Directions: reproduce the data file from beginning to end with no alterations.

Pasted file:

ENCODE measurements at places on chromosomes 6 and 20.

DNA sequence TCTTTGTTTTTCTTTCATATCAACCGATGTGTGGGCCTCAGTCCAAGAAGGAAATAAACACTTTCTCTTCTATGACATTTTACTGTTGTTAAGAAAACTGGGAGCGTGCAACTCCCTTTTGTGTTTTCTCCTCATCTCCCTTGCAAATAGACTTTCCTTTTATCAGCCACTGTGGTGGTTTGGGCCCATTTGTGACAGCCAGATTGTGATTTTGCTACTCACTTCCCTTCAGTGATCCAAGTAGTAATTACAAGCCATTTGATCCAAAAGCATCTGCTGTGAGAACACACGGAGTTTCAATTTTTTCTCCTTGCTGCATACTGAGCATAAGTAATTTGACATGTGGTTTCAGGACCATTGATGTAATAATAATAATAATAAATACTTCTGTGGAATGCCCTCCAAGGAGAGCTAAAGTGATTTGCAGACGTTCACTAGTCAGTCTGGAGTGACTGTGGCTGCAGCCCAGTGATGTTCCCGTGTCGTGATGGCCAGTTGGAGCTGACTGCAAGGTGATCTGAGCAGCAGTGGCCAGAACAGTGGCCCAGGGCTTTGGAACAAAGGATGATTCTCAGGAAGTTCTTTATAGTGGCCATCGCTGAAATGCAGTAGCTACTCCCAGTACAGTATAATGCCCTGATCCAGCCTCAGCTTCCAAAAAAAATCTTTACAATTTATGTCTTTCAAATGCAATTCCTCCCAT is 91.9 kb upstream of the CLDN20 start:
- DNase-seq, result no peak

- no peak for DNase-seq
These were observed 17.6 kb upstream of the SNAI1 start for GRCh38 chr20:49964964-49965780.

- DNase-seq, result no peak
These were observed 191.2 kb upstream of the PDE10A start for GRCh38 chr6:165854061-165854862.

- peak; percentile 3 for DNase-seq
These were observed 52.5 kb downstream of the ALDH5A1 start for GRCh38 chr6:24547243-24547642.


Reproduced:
ENCODE measurements at places on chromosomes 6 and 20.

DNA sequence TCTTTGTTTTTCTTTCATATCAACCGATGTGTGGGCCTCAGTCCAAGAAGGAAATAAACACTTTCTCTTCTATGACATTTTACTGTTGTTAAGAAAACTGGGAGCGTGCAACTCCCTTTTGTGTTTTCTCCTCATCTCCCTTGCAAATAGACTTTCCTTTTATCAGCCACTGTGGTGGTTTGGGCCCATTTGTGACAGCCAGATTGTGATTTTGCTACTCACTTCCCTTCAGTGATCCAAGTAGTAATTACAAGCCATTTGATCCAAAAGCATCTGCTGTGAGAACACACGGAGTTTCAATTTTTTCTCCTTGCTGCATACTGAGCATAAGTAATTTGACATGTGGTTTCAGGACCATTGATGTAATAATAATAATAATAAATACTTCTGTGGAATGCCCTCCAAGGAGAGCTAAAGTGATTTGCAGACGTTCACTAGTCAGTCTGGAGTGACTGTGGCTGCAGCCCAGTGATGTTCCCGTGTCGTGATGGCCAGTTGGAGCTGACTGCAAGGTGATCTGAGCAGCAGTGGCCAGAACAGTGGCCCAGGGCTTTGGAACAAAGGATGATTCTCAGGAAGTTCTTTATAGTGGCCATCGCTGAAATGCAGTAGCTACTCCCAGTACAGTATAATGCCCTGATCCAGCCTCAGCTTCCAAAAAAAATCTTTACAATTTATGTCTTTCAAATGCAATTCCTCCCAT is 91.9 kb upstream of the CLDN20 start:
- DNase-seq, result no peak

- no peak for DNase-seq
These were observed 17.6 kb upstream of the SNAI1 start for GRCh38 chr20:49964964-49965780.

- DNase-seq, result no peak
These were observed 191.2 kb upstream of the PDE10A start for GRCh38 chr6:165854061-165854862.

- peak; percentile 3 for DNase-seq
These were observed 52.5 kb downstream of the ALDH5A1 start for GRCh38 chr6:24547243-24547642.